Michael C. Hall will star in <i>Lazarus</i>
Michael C. Hall will star in Lazarus

Important Hats of the Twentieth Century
Where You Can See It: Off-Broadway at Manhattan Theatre Club at New York City Center, starting Nov. 10
Why It's On My List: This story about a 1930s clothing designer who starts releasing outfits that would not, in reality, become popular until the 1980s or later appeals to the Alternate History lover in me.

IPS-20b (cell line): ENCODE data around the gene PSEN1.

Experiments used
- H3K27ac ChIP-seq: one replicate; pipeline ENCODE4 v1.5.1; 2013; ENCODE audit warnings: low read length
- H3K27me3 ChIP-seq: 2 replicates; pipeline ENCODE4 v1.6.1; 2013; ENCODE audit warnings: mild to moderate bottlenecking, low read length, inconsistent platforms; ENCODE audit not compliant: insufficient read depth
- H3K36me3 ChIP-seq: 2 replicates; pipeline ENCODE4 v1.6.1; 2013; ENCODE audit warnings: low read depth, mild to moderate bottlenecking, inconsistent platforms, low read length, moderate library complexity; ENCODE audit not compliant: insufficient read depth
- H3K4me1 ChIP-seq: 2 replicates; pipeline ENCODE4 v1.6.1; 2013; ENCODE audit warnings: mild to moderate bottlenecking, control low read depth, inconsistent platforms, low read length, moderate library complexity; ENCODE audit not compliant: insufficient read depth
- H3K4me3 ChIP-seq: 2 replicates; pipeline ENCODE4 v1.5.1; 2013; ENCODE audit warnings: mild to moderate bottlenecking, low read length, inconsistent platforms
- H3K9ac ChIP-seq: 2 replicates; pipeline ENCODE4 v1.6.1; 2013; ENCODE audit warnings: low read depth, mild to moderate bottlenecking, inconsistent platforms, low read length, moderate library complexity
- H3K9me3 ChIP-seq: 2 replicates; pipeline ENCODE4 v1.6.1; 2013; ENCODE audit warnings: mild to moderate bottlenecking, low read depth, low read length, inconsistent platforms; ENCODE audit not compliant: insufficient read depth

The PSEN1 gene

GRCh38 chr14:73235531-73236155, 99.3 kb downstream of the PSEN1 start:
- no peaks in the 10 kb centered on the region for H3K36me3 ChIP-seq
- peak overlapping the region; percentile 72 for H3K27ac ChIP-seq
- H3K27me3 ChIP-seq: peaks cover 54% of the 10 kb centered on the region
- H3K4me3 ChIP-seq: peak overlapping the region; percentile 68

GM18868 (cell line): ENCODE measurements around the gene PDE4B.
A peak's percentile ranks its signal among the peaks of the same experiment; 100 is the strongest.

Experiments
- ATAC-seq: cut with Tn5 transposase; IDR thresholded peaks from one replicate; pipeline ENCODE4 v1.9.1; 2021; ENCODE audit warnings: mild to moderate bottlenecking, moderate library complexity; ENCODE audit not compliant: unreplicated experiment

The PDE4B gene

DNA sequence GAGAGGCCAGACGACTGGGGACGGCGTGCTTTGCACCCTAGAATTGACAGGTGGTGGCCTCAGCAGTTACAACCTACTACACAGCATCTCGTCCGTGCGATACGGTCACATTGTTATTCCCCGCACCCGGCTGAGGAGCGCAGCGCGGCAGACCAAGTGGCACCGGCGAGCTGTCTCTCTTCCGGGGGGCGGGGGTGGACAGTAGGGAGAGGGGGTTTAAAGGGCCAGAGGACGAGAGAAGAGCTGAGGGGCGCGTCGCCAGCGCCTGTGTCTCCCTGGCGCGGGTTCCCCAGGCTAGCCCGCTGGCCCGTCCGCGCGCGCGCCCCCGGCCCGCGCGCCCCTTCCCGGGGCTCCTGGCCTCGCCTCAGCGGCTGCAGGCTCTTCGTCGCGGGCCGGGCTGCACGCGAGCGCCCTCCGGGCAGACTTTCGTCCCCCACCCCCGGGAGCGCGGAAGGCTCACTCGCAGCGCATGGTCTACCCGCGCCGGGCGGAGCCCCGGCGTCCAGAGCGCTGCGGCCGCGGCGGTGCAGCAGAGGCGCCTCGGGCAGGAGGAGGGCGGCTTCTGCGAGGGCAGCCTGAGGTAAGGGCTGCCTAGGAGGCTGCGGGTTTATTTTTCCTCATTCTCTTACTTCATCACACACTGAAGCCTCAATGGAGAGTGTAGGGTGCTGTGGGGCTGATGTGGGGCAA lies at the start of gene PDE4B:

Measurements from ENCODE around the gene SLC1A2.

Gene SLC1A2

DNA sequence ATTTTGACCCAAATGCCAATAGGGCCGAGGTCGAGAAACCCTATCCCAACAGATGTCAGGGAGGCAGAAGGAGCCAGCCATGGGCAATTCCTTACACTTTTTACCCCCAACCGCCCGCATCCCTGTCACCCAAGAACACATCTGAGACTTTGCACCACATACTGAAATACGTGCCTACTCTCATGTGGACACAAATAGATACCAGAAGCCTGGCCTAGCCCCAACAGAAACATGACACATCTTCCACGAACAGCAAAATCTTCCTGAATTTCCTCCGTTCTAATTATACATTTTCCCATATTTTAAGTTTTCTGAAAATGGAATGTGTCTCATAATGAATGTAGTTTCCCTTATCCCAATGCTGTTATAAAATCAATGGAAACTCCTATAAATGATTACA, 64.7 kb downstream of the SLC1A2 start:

Lazarus
Where You Can See It: Off-Broadway at the New York Theatre Workshop, starting Nov. 18
Why It's On My List: This play inspired by "The Man Who Fell to Earth" will have a score by the film's star, David Bowie, a peculiar and original composer. I'd like to see what he does with it, and how he adapts his style to the demands of the stage.